We don’t need no thought control!

Anand Yegnaswami witnesses a bizarre encounter between a spider and a wasp and stumbles into a freakish discovery of manipulation in animals

Mind manipulation is not new to many of us, considering we have watched Jedi Mind Tricks, read about suicide bombers, and seen cricket-playing teams sledge players to get them dismissed. Over time we grow wiser and often recognise patterns that are a prelude to manipulation. But wait, these are just external factors. Imagine a far more malevolent form where we are manipulated from within and would not even be aware of it.
The spider, after it was stung by the wasp
On a trip to Ranganathittu Bird Sanctuary (near Mysore, India), my brother and I chanced upon a rather distinctive encounter between a wasp and a spider. A wasp stung a spider crawling on the ground and the spider turned upside down and “seemed” to be dead; the wasp sat beside the spider “observing” it.

It was a rather singular sight because wasps have no business going about stinging spiders. My brother then explained that the spider was just paralyzed and that the intent of the wasp was to lay its egg in the spider’s abdomen. Once the larva emerges it would feed on the spider’s body until they develop into the wasp. The Pompilidae family of wasps, known as the spider wasps, lay their eggs in the body of the spider after paralyzing it with a sting tipped with venom.

Okay, so what is all this hoopla about mind manipulation?

There exists a species of wasps, the Hymenoepimecis sp., which lays its eggs in the belly of the Plesiometa argyra spider. After being temporarily paralyzed, the spider recovers and goes about its routine unaware of the fact that it is now being eaten from within by the wasp larva. When the larva is ready to pupate it releases a chemical to manipulate the spider into building a web to enable the creation of a cocoon. This web is different from the usual web that the spider weaves. The wasp larva then feeds on the spider and builds its cocoon with the web. 

Was that spooky enough for you? 

Hang on, that’s not all. There are other such parasites in the animal world that alter the phenotype (essentially an organism’s characteristics of behavior, development, morphology etc.) of the host species.

A cat-and-mouse game is thrilling to watch because the cat never gets to catch the mouse – a reason that can be attributed to the popularity of the cartoon series Tom and Jerry. It would be an anticlimax if the mouse were to walk up to the cat, pull its whiskers and say: “Eat me.”  

No, this is not a chimera. At the most it is an exaggeration because there exists a parasite — the Toxoplasma gondii — that infects rats and mice and alleviates their fear of the scent of cats, thus drawing them to their predators. Okay, I made up that bit about pulling the whiskers and demanding to be eaten for I haven’t yet come across a mouse that speaks English (except Stuart Little maybe).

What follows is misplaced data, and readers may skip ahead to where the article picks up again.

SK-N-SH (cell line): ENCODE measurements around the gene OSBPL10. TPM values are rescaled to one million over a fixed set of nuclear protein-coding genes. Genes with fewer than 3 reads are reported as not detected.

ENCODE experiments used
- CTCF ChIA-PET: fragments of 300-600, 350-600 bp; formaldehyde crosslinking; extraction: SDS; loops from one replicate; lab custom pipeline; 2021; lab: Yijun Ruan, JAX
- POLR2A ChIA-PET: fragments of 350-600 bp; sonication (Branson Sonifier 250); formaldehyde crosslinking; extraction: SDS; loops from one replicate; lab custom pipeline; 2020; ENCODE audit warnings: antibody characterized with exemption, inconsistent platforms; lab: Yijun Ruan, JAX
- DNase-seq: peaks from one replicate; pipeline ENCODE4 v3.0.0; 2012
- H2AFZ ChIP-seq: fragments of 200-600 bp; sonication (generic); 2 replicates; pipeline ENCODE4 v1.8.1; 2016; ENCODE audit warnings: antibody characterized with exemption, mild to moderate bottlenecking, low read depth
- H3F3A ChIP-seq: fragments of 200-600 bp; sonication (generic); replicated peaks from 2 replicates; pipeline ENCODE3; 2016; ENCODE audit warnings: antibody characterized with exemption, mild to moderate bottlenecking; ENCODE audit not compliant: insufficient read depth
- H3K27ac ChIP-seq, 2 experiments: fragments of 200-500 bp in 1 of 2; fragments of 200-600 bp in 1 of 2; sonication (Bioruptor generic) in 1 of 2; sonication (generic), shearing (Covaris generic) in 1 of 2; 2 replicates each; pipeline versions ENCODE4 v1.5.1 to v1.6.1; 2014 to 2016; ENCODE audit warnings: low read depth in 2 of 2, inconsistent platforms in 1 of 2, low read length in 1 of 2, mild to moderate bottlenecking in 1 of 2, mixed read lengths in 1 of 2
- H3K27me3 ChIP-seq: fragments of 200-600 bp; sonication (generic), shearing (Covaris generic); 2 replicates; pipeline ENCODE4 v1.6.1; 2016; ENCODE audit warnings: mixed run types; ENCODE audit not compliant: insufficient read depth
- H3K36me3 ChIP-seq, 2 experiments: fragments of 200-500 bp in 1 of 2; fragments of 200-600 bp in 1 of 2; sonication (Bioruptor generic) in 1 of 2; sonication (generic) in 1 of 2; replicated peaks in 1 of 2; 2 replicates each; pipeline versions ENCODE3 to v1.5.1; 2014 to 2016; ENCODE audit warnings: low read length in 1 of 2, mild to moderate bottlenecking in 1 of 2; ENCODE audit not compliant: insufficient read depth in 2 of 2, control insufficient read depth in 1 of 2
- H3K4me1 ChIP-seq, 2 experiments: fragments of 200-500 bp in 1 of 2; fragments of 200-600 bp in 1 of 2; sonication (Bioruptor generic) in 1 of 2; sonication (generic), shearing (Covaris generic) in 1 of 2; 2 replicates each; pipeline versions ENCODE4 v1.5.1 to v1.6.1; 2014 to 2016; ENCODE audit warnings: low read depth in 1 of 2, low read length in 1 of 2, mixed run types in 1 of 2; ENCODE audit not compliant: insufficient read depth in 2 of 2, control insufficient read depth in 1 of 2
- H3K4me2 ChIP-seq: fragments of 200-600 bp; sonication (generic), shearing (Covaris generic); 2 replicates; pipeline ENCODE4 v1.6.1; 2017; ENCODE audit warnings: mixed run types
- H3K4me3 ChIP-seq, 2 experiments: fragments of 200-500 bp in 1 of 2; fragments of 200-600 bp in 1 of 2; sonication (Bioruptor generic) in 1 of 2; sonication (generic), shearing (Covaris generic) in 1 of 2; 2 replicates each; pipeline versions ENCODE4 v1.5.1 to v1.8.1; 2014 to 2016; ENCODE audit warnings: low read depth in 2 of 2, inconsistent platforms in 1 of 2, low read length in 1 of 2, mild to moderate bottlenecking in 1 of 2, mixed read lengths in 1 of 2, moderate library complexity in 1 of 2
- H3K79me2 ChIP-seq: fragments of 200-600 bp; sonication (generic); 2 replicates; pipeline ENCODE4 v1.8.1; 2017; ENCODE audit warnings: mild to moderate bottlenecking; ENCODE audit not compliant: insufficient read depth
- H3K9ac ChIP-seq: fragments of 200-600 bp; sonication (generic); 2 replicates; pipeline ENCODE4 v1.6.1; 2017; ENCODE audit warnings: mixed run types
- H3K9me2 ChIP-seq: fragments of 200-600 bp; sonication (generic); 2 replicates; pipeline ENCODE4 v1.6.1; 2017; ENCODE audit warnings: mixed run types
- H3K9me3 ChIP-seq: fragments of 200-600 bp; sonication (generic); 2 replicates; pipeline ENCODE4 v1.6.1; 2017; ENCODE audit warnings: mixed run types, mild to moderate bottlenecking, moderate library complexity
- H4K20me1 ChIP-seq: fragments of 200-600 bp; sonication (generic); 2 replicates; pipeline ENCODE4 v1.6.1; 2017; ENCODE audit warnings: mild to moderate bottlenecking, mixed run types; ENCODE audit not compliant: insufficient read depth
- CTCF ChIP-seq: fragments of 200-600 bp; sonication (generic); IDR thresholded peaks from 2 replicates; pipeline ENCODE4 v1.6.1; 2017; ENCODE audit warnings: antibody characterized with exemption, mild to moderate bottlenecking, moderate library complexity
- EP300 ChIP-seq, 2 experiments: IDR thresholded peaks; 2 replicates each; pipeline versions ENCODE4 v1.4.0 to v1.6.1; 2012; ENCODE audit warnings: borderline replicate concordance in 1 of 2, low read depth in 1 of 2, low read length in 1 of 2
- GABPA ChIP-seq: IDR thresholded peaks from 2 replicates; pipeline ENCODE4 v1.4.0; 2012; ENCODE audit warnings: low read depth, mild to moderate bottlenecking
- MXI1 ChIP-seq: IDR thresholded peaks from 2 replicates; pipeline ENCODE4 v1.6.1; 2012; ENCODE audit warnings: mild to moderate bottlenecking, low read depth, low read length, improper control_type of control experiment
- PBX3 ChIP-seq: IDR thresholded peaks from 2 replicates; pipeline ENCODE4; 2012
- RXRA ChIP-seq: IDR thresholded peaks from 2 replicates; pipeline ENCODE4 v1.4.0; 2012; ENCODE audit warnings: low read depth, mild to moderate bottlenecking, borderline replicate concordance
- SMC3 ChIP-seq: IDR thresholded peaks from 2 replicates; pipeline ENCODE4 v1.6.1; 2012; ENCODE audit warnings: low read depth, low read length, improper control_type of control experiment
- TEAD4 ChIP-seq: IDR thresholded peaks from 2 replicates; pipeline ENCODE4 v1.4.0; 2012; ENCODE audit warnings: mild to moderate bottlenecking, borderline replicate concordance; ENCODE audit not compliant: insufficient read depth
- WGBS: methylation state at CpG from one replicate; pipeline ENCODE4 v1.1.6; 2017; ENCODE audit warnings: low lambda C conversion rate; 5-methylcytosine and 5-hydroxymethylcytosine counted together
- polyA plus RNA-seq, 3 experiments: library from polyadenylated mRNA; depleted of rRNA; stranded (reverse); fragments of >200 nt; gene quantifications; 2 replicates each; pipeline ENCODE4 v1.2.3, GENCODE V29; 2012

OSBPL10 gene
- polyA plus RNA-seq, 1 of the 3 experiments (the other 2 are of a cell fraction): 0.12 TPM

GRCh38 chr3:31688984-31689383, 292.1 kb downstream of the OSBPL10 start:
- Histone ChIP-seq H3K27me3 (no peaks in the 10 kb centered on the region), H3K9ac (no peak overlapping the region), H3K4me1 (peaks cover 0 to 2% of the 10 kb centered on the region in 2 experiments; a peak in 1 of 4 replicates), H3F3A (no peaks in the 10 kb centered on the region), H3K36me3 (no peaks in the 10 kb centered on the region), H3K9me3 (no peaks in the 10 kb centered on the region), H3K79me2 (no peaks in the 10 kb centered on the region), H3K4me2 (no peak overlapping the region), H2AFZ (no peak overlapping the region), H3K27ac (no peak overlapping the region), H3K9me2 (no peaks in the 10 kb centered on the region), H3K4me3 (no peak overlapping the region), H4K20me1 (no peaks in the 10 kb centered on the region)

The parasite attacks only the specific characteristic of the mouse that relates to the fear of cats, so it is unlikely that the you might find the rat climbing up the table to share a meal with you (with the exception of Remy from Ratatouille).
The spider now carries the wasp’s egg inside it
Toxoplasma gondii is just one example of the mind-manipulating parasites. Then there is the Gordian Worm, which infects crickets and induces them into the suicidal act of jumping into a water body so that the worm can swim away. Flukes — parasitic flatworms belonging to the class Trematoda — are known to wreak havoc on the phenotype of aquatic species like cockle and coral polyps. In these aquatic species the Trematodes impair the ability of the host to evade the host’s natural predators (such as aquatic birds and coral-feeding butterfly-fish). Lancet flukes are known to cause an unusual behavior in ants, where they cause the ants to cling to the top of grass blades from dusk to dawn and risk being consumed by grazing animals. 

Isn’t that suicidal behaviour, you may ask? For the intermediate host, yes. For the parasite the effects are beneficial, for it continues its life-cycle inside the body of the grazing herbivore that ingested it.

Many parasitic relationships mentioned above deal with the intermediate host. Given this information we can understand that the intermediate host is just a vehicle for the parasite to enter the body of its preferred host. The parasite manipulates the intermediate host to gain access to the preferred host, which is higher up in the food chain. Once consumed by the preferred host the parasite too reaches its ultimate destination, with the intermediate host sacrificed in the process. There can also be more than one intermediate host. Lancet Flukes first reside inside snails, followed by a stint inside the ant, and eventually in the liver of grazing animals like sheep. In the case of the spider and cricket the manipulations ensure the safe exit of the parasite from the host’s body.

All forms of manipulations are driven by a purpose and in the natural world manipulation is as essential for the survival of the fittest as fitness itself.

Text and photos by Anand Yegnaswami
Read more posts in our Encounter series

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